Such a tremendous honor to speak with Congressman John Lewis, Andrew Aydin and Nate Powell about the March graphic novels on BYUradio. (Link to interview below.)
It's hard to express how powerful these books were to a white girl raised in a white community in the Western US. School sivics lessons didn't convey the scope of the #CivilRights struggle, or what it had to do with me. It was simple to sit comfortably in my position of white privilege and say, "I'm not a racist. I believe skin color shouldn't matter," then close the history book and feel smug about living in a day when America is so "colorblind," we've elected an African American president. This is why I agree with so many others who've said the March Trilogy should be required reading in high schools around the country. It tells the story of the Civil Rights movement through the eyes of John Lewis, a central figure in the lunch counter sit-ins, the freedom rides, the March on Washington in 1963, the march from Selma to Montgomery, and the list goes on. He was beaten and jailed dozens of times, but never lost his commitment to non-violent protest, never raised a finger in retaliation. The March Books are history in comic-form, but they feel very current with simmering tension between police and communities of color, and the rise of the #BlackLivesMatter movement.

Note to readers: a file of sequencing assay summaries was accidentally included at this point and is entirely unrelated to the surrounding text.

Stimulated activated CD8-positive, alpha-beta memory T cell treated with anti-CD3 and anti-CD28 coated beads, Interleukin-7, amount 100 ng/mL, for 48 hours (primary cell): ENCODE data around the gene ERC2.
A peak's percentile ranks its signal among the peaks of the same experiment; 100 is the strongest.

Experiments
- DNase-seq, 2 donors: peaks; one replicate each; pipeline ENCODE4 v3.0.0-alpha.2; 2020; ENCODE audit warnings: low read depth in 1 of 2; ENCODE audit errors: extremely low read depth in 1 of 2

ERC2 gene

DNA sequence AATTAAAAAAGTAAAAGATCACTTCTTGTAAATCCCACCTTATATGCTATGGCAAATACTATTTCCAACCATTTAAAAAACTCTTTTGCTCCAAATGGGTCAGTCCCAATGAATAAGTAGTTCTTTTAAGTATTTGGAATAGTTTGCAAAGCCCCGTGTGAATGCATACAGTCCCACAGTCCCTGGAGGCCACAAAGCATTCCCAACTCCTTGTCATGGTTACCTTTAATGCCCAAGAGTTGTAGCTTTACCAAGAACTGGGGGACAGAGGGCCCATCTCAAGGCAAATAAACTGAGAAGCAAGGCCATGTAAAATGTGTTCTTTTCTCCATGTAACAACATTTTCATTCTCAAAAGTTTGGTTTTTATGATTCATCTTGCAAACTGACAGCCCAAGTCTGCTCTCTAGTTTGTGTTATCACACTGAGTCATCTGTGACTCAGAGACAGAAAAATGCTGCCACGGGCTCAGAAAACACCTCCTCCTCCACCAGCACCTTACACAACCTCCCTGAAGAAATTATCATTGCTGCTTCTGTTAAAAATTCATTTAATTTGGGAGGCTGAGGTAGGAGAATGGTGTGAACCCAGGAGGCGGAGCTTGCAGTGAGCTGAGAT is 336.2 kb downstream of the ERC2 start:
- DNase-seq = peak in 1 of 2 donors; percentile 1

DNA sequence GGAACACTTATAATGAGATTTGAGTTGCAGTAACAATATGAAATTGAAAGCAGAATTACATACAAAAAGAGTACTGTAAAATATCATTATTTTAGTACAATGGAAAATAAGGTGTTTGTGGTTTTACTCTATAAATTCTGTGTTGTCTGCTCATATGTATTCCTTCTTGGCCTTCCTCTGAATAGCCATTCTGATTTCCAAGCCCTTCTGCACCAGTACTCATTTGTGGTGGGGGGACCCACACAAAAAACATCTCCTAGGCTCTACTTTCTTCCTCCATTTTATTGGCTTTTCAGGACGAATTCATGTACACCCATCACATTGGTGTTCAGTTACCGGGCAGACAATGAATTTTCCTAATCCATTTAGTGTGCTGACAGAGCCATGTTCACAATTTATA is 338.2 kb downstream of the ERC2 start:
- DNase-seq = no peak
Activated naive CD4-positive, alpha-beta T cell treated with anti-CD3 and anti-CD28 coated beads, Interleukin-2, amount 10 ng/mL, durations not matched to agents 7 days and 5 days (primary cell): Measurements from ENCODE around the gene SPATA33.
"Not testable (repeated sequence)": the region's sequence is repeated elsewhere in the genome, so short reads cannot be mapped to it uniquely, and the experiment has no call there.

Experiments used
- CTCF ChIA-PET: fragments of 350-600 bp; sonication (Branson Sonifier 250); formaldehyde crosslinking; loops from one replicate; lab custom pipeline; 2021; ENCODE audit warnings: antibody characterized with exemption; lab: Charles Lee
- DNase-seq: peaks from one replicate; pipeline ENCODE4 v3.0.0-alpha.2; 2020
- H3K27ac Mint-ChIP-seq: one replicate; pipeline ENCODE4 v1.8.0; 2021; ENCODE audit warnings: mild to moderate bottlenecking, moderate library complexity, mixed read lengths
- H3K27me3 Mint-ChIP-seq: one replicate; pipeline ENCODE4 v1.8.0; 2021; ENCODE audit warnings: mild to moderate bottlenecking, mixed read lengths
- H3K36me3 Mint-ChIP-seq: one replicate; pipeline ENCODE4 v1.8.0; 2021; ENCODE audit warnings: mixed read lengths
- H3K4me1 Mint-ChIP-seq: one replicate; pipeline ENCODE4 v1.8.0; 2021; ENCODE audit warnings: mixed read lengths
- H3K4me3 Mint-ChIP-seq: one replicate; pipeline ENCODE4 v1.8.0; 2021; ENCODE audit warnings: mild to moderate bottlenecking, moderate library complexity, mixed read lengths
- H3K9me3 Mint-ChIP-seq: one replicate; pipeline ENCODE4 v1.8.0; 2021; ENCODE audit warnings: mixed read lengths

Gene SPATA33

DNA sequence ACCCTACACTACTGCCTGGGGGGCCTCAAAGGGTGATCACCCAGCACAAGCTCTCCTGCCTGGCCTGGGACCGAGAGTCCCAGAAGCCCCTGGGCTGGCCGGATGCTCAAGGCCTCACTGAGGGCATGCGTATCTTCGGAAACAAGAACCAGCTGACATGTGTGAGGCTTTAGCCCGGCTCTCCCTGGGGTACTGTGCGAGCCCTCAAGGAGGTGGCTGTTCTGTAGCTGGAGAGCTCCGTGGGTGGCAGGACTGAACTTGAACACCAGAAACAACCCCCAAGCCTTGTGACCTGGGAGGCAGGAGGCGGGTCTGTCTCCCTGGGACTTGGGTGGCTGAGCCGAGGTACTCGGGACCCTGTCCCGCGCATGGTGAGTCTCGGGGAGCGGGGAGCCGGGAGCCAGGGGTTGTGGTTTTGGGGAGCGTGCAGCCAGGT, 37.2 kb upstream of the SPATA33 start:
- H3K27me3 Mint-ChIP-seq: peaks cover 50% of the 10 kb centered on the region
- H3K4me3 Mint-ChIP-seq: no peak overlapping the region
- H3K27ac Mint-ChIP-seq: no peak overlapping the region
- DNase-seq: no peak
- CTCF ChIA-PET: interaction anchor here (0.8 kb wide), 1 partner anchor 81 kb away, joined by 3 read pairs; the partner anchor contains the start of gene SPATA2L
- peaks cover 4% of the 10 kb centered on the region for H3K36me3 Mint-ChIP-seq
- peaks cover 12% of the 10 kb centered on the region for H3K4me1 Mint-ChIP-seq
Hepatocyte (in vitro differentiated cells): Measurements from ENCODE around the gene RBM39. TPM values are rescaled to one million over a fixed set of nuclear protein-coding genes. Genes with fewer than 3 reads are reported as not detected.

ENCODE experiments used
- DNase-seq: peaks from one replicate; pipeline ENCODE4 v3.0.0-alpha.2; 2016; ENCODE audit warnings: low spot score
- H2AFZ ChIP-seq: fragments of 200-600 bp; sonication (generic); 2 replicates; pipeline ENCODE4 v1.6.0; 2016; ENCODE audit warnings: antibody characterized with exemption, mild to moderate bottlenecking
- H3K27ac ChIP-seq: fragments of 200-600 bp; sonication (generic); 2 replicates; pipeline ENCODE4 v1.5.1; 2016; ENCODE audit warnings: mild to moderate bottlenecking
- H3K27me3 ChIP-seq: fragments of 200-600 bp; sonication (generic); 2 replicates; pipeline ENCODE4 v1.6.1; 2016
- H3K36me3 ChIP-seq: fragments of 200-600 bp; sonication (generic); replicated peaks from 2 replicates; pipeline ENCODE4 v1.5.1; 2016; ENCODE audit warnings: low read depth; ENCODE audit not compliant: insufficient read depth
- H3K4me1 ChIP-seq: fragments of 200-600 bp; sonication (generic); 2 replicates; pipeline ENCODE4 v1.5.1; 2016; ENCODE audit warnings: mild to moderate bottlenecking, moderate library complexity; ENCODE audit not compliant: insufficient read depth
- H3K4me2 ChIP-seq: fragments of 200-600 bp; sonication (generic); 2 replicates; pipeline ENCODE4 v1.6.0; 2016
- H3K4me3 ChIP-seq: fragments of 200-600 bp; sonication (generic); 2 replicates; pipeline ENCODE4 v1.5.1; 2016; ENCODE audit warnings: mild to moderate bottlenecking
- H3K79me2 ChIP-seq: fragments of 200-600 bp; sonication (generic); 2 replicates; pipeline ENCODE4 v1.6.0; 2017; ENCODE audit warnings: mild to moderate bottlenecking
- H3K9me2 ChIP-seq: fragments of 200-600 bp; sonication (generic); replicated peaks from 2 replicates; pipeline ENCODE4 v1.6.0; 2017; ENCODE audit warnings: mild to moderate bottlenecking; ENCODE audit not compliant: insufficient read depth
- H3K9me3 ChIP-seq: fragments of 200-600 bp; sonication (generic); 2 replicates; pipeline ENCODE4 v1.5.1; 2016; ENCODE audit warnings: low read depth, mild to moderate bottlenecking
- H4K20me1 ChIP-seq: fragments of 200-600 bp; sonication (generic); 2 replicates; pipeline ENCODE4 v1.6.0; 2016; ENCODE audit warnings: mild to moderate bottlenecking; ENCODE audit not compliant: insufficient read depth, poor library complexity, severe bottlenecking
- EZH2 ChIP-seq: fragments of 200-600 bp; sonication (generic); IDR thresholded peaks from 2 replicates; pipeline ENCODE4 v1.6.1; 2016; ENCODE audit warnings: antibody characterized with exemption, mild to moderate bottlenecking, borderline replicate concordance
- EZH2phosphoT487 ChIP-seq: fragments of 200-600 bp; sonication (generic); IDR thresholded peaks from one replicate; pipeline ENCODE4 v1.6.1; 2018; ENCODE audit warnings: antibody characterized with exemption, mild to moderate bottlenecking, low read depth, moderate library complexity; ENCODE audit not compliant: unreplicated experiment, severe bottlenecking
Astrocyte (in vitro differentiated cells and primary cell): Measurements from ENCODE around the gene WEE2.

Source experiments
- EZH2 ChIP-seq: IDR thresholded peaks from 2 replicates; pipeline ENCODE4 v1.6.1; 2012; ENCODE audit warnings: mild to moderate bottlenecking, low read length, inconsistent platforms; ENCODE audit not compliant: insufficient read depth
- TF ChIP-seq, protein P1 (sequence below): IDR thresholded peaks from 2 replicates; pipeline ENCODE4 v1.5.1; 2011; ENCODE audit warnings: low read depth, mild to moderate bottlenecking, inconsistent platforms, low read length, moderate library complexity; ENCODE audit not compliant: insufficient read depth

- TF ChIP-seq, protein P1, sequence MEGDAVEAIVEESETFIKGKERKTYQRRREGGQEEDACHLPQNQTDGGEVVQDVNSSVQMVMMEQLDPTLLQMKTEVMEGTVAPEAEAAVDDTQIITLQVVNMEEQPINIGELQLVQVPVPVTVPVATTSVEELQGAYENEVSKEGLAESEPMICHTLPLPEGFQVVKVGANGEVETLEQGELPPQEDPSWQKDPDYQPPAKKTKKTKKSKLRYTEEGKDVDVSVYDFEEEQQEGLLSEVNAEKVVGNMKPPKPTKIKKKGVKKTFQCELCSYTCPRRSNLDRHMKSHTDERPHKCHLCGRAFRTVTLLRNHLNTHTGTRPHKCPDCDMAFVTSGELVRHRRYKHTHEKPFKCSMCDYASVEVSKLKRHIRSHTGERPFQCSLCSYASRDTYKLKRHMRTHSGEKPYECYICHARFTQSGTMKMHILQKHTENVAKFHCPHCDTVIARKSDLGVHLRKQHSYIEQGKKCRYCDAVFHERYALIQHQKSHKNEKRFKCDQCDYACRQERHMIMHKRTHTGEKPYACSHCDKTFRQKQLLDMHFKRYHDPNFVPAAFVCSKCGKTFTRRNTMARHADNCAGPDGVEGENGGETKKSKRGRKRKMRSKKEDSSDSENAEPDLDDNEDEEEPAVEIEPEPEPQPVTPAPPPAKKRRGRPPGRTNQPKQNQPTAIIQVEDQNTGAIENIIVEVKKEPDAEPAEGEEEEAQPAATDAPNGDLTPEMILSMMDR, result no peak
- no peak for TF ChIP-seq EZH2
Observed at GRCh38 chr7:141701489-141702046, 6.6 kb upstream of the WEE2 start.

"I'm not a hero," Rep. Lewis told me. "I saw things I didn't like and I was told, 'That's the way it is.'" But he didn't accept that. He stood up for what he believed was right, even when it could have meant his death. He never became bitter or hostile, never embraced hate. And his message to young people today? Speak up. Speak out. Make a contribution.
Listen to our conversation here.